I happened to attend a panel recently about monetizing content on YouTube. There were two panelists from YouTube and one from a digital distributor. The distributor rep did a great job of describing how a large digital distributor dealt with montetizing video content on YouTube.
Given that the back of the envelope ratio I’ve developed from many conversations with rights holders, I currently estimate that “montization” on YouTube means earning about $2,000 per million views. So make of that what you will.
This was an excellent opportunity to raise a burning question that has repeatedly come up about the YouTube indie publisher license–no one can find the audit clause.
Now an audit clause is a fundamental part of every license. Once you get your statements, that’s just the first step. The purpose of having the audit clause is so that the person trusting their records or songs to the company doing the exploiting has the opportunity to check if they’ve been paid correctly by looking at what’s behind the statements. You know, trust but verify.
I listened to the whole presentation from the YouTube representatives and heard one thing of interest and didn’t hear anything about the audit clause.
They kept referring to “monetizing”. As in, you don’t have to monetize your “content”, you can claim it and say you don’t want to monetize it.
But what if you claim it, don’t want to monetize it, and want it removed–what then? DMCA notices again and again and again. So wouldn’t you want to monetize it? (This is called the notice and shakedown.)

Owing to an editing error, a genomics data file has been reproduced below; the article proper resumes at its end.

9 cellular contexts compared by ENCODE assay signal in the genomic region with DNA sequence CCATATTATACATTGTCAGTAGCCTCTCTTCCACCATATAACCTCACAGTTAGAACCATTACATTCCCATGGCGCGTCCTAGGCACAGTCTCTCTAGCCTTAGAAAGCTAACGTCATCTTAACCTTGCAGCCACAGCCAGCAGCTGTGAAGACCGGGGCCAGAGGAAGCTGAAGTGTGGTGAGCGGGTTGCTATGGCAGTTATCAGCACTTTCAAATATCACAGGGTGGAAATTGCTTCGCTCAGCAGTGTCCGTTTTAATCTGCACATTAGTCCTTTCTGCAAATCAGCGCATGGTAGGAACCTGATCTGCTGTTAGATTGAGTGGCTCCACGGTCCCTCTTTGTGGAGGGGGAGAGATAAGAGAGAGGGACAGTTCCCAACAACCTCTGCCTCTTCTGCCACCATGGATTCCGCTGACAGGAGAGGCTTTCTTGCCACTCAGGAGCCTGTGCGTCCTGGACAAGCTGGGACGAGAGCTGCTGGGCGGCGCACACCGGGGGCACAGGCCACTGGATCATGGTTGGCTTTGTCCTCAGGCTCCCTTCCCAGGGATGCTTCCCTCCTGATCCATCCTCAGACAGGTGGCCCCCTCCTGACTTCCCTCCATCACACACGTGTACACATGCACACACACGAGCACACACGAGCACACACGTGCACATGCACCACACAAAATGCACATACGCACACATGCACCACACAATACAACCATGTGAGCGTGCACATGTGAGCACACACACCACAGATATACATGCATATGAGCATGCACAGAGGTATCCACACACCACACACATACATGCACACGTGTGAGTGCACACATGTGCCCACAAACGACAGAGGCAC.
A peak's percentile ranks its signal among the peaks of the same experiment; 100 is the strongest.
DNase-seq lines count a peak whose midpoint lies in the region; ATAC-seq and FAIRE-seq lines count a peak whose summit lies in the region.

What that means is that you can leave it up there, not monetize it, and it will just continue to draw traffic to YouTube. Which is pretty much the only game in town, even for Vevo which depends on YouTube for the vast majority of its traffic. This is because Google has subsidized YouTube since it bought the company in 2006 so it can extend its monopoly in search to videos. That is pretty much done now.
So what about that audit clause? Since it didn’t come up, I asked a question about it.
“I looked, and looked, and looked and looked at your indie deal for an audit clause and I didn’t find it. Is that because it’s not there, or because I missed it?”
Nope, it’s not there. When asked to explain why every other rights holder in the room had an audit clause but YouTube did not, I was told it was because it was too much trouble for YouTube to be audited by a bunch of little companies.
Now that’s an interesting way to say it. Not that it was too much trouble for YouTube to be audited, but that it was too much trouble to be audited by indies. Now where have we heard that kind of thing before.
But it’s all OK because all they would do is give you your statements which you could get anyway and they won’t let you look behind them the way it has been the tradition in the music business for 100 years.
In other words, trust me. And the main reason you should trust me is because I’ll take your music whether you trust me or not.
Cool. Meet the new boss. Worse than the old boss.
No major label or publisher would have the balls to look you in the eye and say I don’t care about your rights because you’re too small. You know who says that kind of thing?
A monopolist who knows nothing about the business they are trying to screw over.